Seeing your doctor is an important step in your postpartum healing process. However, it’s only one piece of the puzzle. Along with your 6-week post-partum check-up with your doctor, getting an internal assessment by a pelvic health physical therapist will give you additional information of where you are in your recovery.
When your doctor is assessing you at your 6-week check-up, they are looking for any bleeding, your cervix and uterus, and screening for postpartum depression. Some may do an internal exam or swabs to screen for cervical cancers, but they’re not looking for overall pelvic floor function.
With 1 in 3 women experiencing some form of POP after birth, you will be examined for pelvic organ prolapse. Such a condition is common but often overlooked in the 6-week check-up because symptoms don’t always show up right away or we don’t know what symptoms to look for.
Your pelvic floor physical therapist will put together a treatment plan based on their findings and help you make informed decisions when it comes to your training.
There is a high success rate in women who work with a pelvic health physical therapist for the treatment of POP.
In my experience, I’m stronger now than I was before my diagnosis. For the most part, I’m symptom free and training at the higher intensity that pre-pregnancy.
Like POP, stress urinary incontinence is common in postpartum women. Typically starting off with small drops, women don’t often seek treatment until it becomes a bigger issue.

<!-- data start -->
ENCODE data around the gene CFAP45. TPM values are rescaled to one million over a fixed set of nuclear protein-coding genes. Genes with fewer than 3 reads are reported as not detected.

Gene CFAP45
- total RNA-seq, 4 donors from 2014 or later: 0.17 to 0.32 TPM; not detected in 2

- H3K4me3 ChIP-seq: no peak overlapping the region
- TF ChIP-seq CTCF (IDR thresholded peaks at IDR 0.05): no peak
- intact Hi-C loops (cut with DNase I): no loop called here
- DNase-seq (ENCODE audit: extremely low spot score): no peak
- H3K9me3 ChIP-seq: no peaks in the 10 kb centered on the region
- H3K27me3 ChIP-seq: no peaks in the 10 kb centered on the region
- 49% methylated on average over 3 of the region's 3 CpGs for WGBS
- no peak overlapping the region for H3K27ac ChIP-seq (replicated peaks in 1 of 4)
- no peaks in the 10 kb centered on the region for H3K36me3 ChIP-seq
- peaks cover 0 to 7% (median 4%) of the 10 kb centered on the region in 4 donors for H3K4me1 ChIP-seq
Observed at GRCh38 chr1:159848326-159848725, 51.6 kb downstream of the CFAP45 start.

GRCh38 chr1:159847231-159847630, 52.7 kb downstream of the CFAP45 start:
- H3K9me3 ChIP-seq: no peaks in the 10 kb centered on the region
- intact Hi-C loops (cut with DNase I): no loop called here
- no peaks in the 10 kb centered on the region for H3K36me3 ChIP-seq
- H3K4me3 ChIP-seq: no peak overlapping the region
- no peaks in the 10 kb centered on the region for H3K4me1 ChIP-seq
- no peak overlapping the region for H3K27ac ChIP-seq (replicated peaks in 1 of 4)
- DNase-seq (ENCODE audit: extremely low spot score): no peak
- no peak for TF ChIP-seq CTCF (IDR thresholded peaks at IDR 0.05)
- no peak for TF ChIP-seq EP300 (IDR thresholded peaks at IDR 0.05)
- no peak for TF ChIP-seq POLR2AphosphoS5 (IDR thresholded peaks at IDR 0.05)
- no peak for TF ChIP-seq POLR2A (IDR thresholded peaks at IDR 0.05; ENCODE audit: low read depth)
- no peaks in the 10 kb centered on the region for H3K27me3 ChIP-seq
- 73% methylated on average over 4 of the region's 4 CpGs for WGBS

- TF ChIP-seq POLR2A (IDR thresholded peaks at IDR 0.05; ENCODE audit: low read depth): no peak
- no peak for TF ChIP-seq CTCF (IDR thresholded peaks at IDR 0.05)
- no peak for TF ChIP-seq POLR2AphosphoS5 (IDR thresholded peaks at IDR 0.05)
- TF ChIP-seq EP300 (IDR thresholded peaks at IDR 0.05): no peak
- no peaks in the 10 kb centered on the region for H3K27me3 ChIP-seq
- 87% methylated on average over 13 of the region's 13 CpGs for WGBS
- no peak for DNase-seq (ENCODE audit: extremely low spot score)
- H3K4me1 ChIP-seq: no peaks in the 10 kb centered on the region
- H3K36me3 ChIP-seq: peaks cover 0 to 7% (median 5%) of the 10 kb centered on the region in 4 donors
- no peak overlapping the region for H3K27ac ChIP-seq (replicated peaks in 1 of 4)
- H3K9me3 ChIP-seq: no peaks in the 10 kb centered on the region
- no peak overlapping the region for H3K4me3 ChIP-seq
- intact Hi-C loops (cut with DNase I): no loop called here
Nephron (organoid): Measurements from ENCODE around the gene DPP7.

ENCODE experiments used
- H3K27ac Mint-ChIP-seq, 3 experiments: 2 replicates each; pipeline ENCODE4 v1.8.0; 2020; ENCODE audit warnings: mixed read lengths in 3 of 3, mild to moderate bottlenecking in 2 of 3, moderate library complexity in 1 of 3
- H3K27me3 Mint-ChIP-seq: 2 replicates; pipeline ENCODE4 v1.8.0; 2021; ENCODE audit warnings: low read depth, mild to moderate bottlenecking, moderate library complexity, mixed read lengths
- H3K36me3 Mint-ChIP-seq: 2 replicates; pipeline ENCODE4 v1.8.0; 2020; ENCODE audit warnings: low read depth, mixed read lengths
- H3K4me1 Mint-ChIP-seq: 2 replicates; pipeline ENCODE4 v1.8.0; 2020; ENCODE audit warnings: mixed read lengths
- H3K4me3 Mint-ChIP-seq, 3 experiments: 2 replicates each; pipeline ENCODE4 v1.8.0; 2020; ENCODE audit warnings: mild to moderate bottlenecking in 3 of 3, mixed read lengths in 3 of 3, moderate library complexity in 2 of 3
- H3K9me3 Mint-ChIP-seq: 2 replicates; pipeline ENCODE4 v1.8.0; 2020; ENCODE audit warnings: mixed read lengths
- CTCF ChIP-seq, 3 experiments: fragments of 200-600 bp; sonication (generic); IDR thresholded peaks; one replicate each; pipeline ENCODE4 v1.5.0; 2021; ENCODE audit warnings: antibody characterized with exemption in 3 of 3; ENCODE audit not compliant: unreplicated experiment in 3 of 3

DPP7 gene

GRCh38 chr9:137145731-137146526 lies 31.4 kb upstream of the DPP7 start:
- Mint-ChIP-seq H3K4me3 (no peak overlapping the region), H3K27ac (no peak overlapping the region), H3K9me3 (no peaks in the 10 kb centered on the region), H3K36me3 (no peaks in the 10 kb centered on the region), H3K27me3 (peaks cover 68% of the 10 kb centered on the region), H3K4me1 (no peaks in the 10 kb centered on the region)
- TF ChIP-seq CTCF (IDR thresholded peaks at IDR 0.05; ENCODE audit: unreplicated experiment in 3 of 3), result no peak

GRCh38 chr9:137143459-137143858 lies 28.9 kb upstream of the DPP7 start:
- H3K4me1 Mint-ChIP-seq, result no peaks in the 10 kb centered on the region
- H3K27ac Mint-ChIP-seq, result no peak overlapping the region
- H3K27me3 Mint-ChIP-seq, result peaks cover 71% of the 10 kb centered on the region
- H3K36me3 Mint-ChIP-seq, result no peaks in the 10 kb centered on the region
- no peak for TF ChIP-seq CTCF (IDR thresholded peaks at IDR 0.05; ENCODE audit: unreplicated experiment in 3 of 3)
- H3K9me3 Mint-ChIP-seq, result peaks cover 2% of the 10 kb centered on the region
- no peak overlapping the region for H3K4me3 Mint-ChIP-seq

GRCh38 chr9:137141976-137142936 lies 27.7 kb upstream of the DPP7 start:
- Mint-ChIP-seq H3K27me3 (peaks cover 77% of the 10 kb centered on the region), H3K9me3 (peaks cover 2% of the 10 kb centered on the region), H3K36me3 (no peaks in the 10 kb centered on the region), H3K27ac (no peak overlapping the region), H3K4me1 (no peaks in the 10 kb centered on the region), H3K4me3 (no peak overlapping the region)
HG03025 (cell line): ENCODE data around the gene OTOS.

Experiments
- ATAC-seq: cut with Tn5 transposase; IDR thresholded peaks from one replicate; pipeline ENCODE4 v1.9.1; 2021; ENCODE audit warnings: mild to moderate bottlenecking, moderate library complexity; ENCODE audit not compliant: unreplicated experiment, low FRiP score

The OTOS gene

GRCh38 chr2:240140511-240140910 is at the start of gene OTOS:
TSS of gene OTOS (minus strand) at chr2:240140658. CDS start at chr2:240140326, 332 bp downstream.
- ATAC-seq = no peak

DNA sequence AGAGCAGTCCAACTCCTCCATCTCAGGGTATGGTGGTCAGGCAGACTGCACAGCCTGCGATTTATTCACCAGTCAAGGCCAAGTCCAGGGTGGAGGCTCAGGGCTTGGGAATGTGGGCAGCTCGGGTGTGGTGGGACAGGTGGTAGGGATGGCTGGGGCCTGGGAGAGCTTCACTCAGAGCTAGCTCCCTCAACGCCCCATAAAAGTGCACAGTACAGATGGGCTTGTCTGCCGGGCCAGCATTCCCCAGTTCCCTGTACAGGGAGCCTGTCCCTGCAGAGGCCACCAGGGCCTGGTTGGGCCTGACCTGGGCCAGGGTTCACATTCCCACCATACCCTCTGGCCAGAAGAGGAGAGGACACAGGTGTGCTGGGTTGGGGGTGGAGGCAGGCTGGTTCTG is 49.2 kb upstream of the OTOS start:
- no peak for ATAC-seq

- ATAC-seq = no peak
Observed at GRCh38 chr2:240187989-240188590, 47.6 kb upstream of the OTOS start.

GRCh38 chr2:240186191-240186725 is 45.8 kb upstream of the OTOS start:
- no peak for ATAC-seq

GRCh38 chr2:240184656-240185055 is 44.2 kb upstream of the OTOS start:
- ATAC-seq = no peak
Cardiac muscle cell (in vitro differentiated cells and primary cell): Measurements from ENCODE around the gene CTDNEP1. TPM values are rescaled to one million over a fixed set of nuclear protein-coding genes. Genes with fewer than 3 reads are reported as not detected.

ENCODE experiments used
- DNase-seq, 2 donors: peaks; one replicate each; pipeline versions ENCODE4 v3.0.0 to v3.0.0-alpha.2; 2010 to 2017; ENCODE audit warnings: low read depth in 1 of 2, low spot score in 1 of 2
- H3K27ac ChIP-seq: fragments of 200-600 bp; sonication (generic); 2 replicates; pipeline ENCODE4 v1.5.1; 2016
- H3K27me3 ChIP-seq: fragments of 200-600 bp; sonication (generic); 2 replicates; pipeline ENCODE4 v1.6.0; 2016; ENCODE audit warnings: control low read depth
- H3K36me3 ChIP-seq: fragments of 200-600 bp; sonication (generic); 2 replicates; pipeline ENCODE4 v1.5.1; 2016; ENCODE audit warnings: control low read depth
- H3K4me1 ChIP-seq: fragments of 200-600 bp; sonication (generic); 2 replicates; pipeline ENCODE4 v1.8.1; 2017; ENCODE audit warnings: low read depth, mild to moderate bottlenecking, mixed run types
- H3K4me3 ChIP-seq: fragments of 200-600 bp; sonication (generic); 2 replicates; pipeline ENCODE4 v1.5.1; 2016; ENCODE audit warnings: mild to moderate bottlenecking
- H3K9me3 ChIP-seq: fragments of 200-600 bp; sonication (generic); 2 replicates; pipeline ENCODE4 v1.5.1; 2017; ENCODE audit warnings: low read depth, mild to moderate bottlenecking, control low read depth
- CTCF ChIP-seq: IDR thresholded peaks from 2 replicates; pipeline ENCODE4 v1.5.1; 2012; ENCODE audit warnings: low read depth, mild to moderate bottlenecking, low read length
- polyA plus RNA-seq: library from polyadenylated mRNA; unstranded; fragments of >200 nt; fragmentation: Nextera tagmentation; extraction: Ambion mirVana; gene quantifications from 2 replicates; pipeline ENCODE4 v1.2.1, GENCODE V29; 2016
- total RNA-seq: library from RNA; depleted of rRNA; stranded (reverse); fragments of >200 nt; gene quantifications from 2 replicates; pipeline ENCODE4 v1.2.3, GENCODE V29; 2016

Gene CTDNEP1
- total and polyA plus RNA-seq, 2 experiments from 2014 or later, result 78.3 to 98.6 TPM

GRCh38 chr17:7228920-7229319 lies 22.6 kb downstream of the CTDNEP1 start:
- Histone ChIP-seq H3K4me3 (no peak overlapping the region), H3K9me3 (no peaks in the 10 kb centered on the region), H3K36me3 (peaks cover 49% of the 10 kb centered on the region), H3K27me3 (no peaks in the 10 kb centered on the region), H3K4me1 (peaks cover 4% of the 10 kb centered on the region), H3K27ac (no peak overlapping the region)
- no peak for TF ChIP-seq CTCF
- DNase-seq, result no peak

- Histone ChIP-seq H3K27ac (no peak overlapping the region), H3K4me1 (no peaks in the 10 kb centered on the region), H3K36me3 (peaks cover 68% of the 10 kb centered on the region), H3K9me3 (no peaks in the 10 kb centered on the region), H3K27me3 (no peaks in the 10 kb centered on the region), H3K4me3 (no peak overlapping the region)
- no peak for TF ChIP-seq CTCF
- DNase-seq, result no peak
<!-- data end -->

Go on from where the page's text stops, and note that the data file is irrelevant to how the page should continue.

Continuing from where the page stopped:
Stress urinary incontinence can happen because:
- Pelvic floor muscles and the urinary sphincter are unable to regulate the release of urine.
- The body isn’t managing intra-abdominal pressure when there is stress placed upon the pelvic floor like with sneezing, coughing, laughing, and exercising.
If women are not made aware of core and pelvic health before they return to exercise, they may begin fitness programs not knowing what to pay attention to in addition to pain. This means you need to address your core strength and pelvic floor before returning to exercise. However, it’s never too late to treat POP or stress urinary incontinence
How To Return To Exercise After Having A Baby
See a pelvic floor physical therapist for an internal assessment as soon as possible. Most recommend seeing a pelvic floor PT within the first six to eight weeks post-partum. However it’s never too late if you’re beyond eight weeks.
Depending on their findings, they will put together a rehab program based on your needs.